The discovery that an heir of Shattuck had been born complicated the matter of title to his estate in Jerusalem. Was this child living? If so, he would now be about the thirtieth year of life. Glaucon spent the day in instructing a faithful envoy, and commissioning him to Alexandria to ferret out the facts.

This messenger had scarcely gained the south road leading to Gaza when the crowds of panic-driven citizens burst through the northern and western gates, some going to their houses, but many hastening to the citadel, deeming the city walls too weak to withstand the Maccabæan deluge they imagined to be pouring after them.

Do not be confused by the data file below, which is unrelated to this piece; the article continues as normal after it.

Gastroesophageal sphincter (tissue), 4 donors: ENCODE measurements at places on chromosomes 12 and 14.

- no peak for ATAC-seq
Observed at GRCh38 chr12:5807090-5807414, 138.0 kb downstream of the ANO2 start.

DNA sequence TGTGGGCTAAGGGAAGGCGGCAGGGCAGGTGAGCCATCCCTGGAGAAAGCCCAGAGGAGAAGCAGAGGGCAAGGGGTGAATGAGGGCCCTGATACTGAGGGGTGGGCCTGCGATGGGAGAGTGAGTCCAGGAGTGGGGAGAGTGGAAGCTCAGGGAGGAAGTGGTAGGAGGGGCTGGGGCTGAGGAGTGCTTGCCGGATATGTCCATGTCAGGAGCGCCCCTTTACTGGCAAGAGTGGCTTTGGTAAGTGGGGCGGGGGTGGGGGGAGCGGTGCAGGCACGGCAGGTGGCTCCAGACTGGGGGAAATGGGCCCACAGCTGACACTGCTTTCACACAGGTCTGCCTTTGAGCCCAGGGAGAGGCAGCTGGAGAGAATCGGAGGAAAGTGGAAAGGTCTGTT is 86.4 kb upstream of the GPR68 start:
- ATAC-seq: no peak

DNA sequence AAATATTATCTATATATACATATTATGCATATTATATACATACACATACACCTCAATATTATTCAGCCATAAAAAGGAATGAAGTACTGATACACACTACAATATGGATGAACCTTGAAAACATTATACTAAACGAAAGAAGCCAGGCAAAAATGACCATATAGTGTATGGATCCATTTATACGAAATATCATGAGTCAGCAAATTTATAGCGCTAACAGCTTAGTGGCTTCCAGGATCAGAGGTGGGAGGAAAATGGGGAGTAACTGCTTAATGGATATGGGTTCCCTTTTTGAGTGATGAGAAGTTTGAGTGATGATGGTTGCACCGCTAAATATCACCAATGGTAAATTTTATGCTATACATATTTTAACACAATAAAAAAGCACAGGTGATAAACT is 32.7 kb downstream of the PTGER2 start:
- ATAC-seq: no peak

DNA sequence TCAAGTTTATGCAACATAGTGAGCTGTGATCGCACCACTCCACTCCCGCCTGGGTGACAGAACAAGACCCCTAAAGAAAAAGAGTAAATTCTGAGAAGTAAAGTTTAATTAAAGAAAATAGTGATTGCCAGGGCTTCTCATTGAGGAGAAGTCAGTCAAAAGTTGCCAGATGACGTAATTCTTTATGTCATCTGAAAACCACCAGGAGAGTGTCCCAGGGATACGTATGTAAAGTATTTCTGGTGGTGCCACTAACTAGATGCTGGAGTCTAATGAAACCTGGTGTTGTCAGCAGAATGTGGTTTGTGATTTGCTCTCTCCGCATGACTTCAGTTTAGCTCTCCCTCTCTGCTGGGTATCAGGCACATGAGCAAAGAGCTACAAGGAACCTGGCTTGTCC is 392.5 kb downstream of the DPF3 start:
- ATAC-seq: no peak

The bewilderment of Seron, and his declaration that his defeat was brought about by unearthly agencies, which neither generalship nor numbers could resist, while designed to save his own reputation, added to the consternation of the people. Renegade Jews began to repent of their apostacy. They increased the alarm of the foreigners by the sudden revival of their own faith in the marvels of Jewish history, and their Scriptural accounts of the waves of the Red Sea, and the magic in the hands[207] of Aaron and Hur when they upheld the arms of Moses. Frightened credulity saw the afternoon shadows that day grow shorter instead of longer, as they did at the battle of Ajalon in Joshua's time. Some averred that at nightfall the sun, as if to make up for lost time, made a sudden plunge to his setting, splashing the waves of the Great Sea until like billows of blood they mingled with those of fire along the horizon.